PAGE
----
In recent years, the “subglacial deforming bed” has attracted attention as a factor of glacier dynamics. Subglacial deforming beds, named T8-till and T9-till respectively in this study, were formed at two locations in the Hidak Mountain Range during the glacier's maximum advance (Poroshiri Stade) of the Last Glacial Stage. These subglacial deforming beds are characterized by deformation structures such as shear planes, folds and fault gouge formed under compaction in the vertical direction and drag in the horizontal direction. T8-till and T9-till had been deformed by two cycles and one cycle of glacial advance and retreat, respectively. Strain at these subglacial deforming beds reconstructed using shear angle and degree of fracturing indicate that T8-till developed beneath the first warm-based and the second coldbased glaciers, while T9-till was beneath the cold-based glacier.
Asian high mountains involve a large area and a wide variety of periglacial environments. This paper reviews distribution, landscapes and geomorphic processes of mountain permafrost and periglacial belts in the Asian mountains. The lower limit of mountain permafrost descends northwards at a rate of about 160 m per degree of latitude. At the same latitudes, arid continental mountains have a lower limit about 1, 000 m higher than humid mountains, which contrasts with the subpolar mountain permafrost in Scandinavia. The altitudinal extent of the mountain permafrost belt commonly exceeds 700 m in the arid continental mountains, while it is generally less than 700 m in the humid continental and Pacific mountains. A non-permafrost but deep seasonal frost area usually lies between the lower limit of permafrost and the timberline. In the arid continental mountains, despite a vast extent of the periglacial environments, the lack of moisture minimizes frost action that produces typical periglacial landforms. However, the large height of the permafrost belt, when combined with local moisture sources, can produce very long rock glaciers and block streams. In the humid Himalaya, steep rockwalls impede the development of stony patterned ground and lobes in the upper part of the periglacial belt, while they favour debris production that feeds debris-covered glaciers. Low summit levels and creeping pine shrubs combine to narrow the periglacial belt in the Pacific high mountains. However, high freeze-thaw frequency aided by high moisture availability in these mountains leads to shallow but rapid frost weathering, heave and creep, resulting in extensive small-scale stony periglacial features. A systematic understanding of the periglacial environments in the Asian mountains requires field monitoring of the rates and mechanisms of periglacial processes with standardized modern technology.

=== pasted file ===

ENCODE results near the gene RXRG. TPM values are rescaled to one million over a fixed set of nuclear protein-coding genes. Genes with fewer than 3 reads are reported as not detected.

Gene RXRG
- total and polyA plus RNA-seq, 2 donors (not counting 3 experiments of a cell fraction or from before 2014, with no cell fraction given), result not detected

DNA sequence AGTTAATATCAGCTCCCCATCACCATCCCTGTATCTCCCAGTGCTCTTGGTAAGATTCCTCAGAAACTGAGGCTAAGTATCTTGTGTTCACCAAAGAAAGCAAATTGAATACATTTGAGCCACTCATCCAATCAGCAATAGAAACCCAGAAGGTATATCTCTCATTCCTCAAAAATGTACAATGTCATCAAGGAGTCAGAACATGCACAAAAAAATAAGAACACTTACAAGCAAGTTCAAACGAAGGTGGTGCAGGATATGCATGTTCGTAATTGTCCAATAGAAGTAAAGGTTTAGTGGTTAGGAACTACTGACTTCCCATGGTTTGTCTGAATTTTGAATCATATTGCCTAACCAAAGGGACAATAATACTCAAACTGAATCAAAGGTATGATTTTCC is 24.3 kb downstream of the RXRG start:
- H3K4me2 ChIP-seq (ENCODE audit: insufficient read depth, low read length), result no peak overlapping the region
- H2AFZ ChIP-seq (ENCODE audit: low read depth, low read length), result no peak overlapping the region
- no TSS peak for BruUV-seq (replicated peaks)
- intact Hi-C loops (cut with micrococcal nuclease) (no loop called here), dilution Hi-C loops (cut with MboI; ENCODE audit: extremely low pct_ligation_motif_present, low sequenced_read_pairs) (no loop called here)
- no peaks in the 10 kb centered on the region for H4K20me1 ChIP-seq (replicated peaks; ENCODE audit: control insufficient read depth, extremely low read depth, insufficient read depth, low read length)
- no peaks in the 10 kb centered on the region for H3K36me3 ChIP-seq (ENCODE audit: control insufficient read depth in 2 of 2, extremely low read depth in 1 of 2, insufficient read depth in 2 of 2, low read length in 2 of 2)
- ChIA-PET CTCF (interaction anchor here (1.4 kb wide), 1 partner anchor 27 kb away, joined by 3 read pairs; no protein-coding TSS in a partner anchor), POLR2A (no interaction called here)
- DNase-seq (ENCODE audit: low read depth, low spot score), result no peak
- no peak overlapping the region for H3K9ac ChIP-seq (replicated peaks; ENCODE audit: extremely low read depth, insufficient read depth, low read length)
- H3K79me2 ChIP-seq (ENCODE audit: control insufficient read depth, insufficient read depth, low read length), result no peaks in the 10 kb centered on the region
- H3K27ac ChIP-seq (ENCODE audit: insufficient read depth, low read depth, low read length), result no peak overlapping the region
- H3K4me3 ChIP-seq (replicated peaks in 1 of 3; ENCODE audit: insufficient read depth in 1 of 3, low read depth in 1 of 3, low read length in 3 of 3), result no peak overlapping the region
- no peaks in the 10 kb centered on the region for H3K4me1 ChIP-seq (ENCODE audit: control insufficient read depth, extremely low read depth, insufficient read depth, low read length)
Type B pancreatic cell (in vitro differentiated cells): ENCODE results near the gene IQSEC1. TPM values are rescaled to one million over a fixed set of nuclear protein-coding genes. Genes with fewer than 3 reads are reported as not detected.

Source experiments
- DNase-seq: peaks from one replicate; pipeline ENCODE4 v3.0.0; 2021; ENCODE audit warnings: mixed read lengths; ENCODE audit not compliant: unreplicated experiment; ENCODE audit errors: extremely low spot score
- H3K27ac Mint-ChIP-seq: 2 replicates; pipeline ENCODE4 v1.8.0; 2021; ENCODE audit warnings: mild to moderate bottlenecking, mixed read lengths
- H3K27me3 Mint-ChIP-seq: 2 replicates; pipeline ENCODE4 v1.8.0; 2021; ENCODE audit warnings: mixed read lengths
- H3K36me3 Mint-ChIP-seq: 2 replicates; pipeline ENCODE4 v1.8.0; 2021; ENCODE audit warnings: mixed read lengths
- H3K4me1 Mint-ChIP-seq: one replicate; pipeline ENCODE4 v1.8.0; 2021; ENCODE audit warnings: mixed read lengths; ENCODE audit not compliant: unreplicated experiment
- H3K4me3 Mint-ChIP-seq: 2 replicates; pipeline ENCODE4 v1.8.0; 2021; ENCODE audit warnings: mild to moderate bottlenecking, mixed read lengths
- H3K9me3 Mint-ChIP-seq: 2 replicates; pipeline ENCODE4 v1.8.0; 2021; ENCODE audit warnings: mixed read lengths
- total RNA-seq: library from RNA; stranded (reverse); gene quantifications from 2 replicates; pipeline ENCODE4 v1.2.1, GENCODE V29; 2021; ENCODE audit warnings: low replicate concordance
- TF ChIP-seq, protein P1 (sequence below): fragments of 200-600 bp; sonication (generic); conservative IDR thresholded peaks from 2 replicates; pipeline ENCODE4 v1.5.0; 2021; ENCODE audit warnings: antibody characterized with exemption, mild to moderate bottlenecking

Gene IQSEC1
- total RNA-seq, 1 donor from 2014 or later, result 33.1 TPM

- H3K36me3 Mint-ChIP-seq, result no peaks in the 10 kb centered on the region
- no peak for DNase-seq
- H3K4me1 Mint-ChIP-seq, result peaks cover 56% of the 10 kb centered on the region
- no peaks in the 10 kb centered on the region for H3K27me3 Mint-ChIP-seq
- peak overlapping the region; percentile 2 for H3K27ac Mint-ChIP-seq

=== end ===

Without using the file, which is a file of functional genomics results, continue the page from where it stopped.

Palsas and peat plateaus in different stages of development, occur in the bog on the south of Mt. Hiragatake, the Daisetsu Mountains, Japan (43° 37' N). The internal structure of a palsa was investigated by drilling. The palsa consisted of a peat cover about 1 m thick and permafrost core of sand and silt. The permafrost base was at a depth of 523 cm. The analysis of the drilling cores revealed that a frost-susceptible silt layer, which contains many layers of ice-lenses, lies about 3 m deep below the ground surface. The silt layer was rich in ice and had volumetric and weight ice contents of 70-90% and 100-400%, respectively. Because the palsas in the bog cannot begin to heave until the frost penetrates to the silt layer at a depth of 3 m, they do not readily to grow in their early developmental stage.
We found permafrost at the lower end of a block slope on Mt. Nishi-Nupukaushinupuri, Hokkaido Island. The distribution of the bottom temperature of snow cover (BTS), warm funnels at the top of the slope, and ground temperature changes on the block slope indicate continuous air circulation during the winter. In the spring, snowmelt water flows to the valley bottom, and refreezes on the perennial ice that fills the voids between coarse blocks. Simultaneously, ground temperatures abruptly increase at all depths in the active layer. These results strongly suggest that air circulation in winter, as well as the ice formation processes in spring control the thermal regime of the active layer of the block slope with a mean annual air temperature (MAAT) above 0°C.